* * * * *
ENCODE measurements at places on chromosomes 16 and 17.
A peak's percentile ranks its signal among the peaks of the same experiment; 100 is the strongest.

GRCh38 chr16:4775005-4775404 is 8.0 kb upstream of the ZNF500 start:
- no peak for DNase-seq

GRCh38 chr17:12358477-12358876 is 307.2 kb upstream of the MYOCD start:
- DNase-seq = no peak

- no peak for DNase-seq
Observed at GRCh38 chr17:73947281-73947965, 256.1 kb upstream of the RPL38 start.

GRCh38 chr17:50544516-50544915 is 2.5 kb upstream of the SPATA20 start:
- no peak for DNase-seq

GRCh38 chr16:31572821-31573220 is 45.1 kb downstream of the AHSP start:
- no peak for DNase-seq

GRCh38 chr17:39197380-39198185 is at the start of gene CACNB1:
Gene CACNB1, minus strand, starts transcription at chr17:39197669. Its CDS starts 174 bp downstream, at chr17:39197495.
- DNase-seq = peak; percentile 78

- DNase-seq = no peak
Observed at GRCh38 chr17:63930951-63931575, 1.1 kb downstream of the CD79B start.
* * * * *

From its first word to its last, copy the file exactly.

ENCODE measurements at places on chromosomes 16 and 17.
A peak's percentile ranks its signal among the peaks of the same experiment; 100 is the strongest.

GRCh38 chr16:4775005-4775404 is 8.0 kb upstream of the ZNF500 start:
- no peak for DNase-seq

GRCh38 chr17:12358477-12358876 is 307.2 kb upstream of the MYOCD start:
- DNase-seq = no peak

- no peak for DNase-seq
Observed at GRCh38 chr17:73947281-73947965, 256.1 kb upstream of the RPL38 start.

GRCh38 chr17:50544516-50544915 is 2.5 kb upstream of the SPATA20 start:
- no peak for DNase-seq

GRCh38 chr16:31572821-31573220 is 45.1 kb downstream of the AHSP start:
- no peak for DNase-seq

GRCh38 chr17:39197380-39198185 is at the start of gene CACNB1:
Gene CACNB1, minus strand, starts transcription at chr17:39197669. Its CDS starts 174 bp downstream, at chr17:39197495.
- DNase-seq = peak; percentile 78

- DNase-seq = no peak
Observed at GRCh38 chr17:63930951-63931575, 1.1 kb downstream of the CD79B start.